God's law of compensation

Bringing a spiritual perspective to daily life

As I read about the devastation resulting from violent storms and the aftermath of war, the picture of people coping with losing everything came to the forefront. It was a period of time when life, as these individuals knew it, was radically changed.

I've had a small taste of that feeling. Different periods in my life necessitated uprooting, the loss of everything that was familiar, even all my belongings from childhood.

It was during those times that I discovered who I was. I was not my home, my possessions, my photographs, as cherished as all these things are and were. What remained was the innermost me. I learned that I could not be defined by objects or a location; my identity did not depend on a setting I called home, school, or job.

The Bible tells about a young man who approached Jesus for advice on gaining eternal life. Jesus suggested following the commandments, and the young man told him that he'd followed them since childhood. At this point the Bible says, "Jesus beholding him loved him" and told him to go and sell what he had so that the young man could have "treasure in heaven" (see Mark 10:17-21).

I've thought about the "pause" in the story - that moment when Jesus beheld him, loved him. The man was so certain he was moral and good enough for eternal life, and yet, the Master discerned something amiss in his thinking and, with love, pointed it out.

These lessons have never struck me as an edict to sell or give away everything I own. Or to live my life in poverty to prove my love for God. But these guiding words have helped me see that I will never be without provision or reminders of who I am. I know myself as a dearly loved child of God, so I don't yearn for things as much as I yearn to feel closer to Him, my Father. And I can trust Him no matter how dire the circumstance.

I love my home and all the knick-knacks that it contains, but I realize that, even if everything in it were gone tomorrow, I would still find a setting in which to live that embodied the qualities of home. Nature, the bowl of lemons on the table, shelter that keeps me warm and dry: Nothing can be lost in God's kingdom.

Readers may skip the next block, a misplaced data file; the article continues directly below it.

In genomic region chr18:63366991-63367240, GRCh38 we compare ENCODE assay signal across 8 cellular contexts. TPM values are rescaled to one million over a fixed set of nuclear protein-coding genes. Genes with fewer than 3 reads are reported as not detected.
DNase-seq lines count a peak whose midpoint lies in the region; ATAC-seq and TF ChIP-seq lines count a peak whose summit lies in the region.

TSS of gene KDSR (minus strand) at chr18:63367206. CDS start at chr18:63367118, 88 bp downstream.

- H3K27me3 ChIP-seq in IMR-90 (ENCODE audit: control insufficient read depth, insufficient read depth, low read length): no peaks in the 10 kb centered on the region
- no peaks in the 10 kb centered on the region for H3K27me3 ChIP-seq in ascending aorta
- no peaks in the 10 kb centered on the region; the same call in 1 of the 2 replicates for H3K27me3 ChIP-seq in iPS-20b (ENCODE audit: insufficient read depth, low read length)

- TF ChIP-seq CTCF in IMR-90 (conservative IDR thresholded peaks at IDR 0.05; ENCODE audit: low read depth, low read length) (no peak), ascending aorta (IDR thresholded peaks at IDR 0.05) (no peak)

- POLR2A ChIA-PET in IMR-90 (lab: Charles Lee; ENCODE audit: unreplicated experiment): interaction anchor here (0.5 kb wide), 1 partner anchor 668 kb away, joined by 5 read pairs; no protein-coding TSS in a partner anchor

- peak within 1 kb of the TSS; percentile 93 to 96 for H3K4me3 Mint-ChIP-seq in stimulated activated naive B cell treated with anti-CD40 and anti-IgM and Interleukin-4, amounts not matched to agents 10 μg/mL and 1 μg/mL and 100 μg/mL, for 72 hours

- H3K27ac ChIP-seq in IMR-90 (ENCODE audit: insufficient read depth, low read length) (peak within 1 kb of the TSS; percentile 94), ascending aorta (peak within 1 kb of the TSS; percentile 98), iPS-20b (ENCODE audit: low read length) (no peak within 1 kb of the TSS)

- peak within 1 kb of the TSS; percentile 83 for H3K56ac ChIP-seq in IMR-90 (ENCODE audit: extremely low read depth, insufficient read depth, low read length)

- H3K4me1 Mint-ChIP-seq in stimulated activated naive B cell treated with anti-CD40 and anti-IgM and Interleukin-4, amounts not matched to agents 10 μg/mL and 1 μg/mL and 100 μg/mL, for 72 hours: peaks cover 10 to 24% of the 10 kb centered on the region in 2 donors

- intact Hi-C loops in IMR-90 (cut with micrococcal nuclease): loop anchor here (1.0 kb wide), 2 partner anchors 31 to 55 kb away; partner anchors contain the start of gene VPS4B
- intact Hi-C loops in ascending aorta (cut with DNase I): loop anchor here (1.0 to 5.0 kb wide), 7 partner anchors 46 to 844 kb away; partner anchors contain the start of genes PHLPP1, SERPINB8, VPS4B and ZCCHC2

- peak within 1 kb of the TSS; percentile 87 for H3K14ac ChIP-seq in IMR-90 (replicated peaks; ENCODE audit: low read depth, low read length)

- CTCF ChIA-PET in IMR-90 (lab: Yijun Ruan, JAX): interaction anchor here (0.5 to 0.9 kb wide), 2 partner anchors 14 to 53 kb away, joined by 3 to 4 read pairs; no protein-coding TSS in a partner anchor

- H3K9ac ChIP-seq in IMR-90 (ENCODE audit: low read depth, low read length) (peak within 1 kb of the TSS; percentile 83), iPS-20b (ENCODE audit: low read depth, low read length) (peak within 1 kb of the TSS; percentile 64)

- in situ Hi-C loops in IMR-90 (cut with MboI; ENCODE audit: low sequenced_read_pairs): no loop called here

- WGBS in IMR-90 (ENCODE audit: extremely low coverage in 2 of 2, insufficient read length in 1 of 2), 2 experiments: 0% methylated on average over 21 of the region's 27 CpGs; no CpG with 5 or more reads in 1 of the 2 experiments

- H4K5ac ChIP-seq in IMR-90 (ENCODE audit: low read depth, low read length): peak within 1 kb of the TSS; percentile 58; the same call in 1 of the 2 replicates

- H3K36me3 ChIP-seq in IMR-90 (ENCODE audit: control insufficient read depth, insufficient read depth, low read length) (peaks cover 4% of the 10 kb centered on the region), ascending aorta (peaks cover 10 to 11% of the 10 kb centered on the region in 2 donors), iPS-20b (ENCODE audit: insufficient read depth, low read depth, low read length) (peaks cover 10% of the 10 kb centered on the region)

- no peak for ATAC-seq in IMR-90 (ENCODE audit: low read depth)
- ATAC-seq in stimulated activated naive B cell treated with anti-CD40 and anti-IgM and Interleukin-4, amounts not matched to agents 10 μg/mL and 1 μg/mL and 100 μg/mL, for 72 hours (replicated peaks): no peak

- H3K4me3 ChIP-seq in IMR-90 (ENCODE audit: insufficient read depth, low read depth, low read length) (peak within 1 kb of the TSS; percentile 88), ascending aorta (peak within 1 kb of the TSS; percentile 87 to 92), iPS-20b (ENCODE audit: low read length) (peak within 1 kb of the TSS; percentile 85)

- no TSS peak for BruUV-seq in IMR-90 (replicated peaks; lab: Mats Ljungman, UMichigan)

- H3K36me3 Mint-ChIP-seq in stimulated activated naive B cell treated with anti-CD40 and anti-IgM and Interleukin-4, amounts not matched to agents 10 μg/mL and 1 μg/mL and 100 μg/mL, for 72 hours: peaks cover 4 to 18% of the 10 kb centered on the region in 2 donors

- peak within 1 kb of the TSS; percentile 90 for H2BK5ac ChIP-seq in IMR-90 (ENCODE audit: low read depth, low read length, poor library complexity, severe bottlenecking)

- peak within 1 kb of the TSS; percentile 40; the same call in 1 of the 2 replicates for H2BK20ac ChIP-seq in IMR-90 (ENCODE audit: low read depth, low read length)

When I was in high school, because of the stress of a domestic situation, my family was forced to leave our home, taking with us only a few possessions. I lost most of my childhood toys in this move, as well as most of my clothes. We had moved across the country, so not only did I not have things that were familiar, I didn't have school friends. And being in a different state, even the area felt alien to me.

I sat on the porch of a large house my family had rented temporarily to shelter us after the sudden relocation. We had been in a tent all summer, but now school was about to begin and we were in a large house that was slated to be demolished for a parking lot. I didn't have much to wear to school that felt new and special. A car pulled up, and the minister from a local church asked if I lived in the house. When I said "Yes," he said, "These are for you." He placed box after box on the porch. Most of the boxes contained beautiful clothing in my size.

When I asked why, he was reluctant to say. Finally, he told me that a young woman had passed away suddenly, and her husband had asked that these boxes be given to the family "on the corner" because his wife often had spoken of stopping to pet our dog on her way to and from work.

More recently, a woman who knew me as a child gave me a doll that was the exact model of my favorite childhood companion doll. I never expected it could be replaced because the company had long gone out of business and the mold to this doll was gone. Suddenly, I found myself holding a doll so like my Laura doll. I felt like a mother reunited with her child as I remembered how I cared for her and whispered my secret thoughts to her each night at bedtime.

The woman who founded this newspaper, Mary Baker Eddy, wrote, "Trials are proofs of God's care" ("Science and Health with Key to the Scriptures," pg. 66). Over the years I have found that it is easy to misread this to mean, if God cares for you, He will send trials. But I've discovered through my experiences of loss that to me the passage means that God will care for you when you face trials. And this is something you and I can prove, no matter what kind of trial we face.

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